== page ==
Art and Material Culture
I was very skeptical about this week’s readings applicability to my own object and research. Art history and connoisseurship doesn’t seem like something that could embody my own object, a D.A.R.E T shirt.
In Michael Yonan’s Toward a Fusion of Art History and Material Culture Studies I realized that my initial connection between Art History and Material Culture as fields was not always assumed. Yonan emphasized that most of the major Material Culture publications did not come out of the field of Art history. Yonan articulates why, even though Art Historians often see Art History as integral to Material Culture, the fields haven’t coalesced more dramatically. Yonan goes on to argue that art history should be an integral element of Material Culture and could aid the field. Yonan clarifies that art histories sometimes problematic and elitist ideas about what constitutes art has prohibited it from fully aligning itself with Material Culture. Yonan also argues for the importance of integrating visual elements into the study of Material Culture.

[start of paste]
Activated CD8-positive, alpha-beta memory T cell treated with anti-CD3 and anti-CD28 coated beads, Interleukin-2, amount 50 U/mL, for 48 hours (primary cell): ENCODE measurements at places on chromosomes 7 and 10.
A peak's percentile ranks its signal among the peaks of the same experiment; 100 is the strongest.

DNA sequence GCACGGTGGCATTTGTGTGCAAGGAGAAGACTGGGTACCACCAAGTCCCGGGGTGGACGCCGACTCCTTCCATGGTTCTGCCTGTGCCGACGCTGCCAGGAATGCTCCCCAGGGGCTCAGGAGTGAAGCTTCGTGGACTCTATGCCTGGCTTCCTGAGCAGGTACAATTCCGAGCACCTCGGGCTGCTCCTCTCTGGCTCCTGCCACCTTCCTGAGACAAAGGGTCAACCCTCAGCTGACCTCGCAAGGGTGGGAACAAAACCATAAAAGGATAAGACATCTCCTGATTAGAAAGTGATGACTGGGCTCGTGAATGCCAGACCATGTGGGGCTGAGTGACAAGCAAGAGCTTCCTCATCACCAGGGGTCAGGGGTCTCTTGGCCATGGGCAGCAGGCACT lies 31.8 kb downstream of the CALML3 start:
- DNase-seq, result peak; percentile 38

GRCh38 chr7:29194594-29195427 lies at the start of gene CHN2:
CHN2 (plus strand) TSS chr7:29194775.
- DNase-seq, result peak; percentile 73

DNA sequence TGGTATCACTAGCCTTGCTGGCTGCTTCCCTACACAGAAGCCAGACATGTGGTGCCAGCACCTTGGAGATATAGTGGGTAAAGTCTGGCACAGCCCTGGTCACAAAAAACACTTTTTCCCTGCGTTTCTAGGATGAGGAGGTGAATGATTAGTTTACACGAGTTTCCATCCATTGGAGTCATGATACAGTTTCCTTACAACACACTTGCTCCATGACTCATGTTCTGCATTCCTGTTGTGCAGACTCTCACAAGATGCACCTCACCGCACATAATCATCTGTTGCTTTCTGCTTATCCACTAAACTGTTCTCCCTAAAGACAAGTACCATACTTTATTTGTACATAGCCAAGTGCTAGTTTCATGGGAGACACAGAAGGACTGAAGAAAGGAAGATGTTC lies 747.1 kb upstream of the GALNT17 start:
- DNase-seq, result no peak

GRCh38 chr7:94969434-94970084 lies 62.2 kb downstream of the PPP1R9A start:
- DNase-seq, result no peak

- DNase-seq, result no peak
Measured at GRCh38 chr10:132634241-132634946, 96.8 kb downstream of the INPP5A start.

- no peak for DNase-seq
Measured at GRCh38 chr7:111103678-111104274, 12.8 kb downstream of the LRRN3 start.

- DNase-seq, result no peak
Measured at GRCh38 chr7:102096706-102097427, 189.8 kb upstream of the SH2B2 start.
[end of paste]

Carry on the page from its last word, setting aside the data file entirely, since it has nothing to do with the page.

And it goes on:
The Connoisseurship of Artifacts by Charles Montgomery provides a method for analyzing artifacts that is deeply entrenched in the idea that artifacts and material culture are both art and should be held to a high standard. Montgomery asserts that appearance, form, ornament, color, materials, function, date and a few other factors. However, it is clear that Montgomery places value on aesthetics and value in a way that prioritizes both art and objects with perceived worth. This seems to be a limited view of material culture.
In Copley’s Cargo by Jennifer Roberts Roberts emphasizes the importance of the transatlantic exchange of Boy with a Squirrel to the development of a particularly distinct style of American art. Roberts continues to discuss the transatlantic exchange of both photographs and art. This is an important perspective in both the discussion of art specifically and in the analysis of Material Culture more generally. Most of what I have read thus far has almost exclusively focused on American narratives of material culture.
While these articles have made clear the importance of art in the field of Material Culture, it is difficult for me to apply these insights to my own project. I am interested in looking at a T shirt, something that is emphatically non elite or artisitic, and while the emphasis on aesthetics and materiality is important I am not sure how this expertise can be applied to my own work more specifically.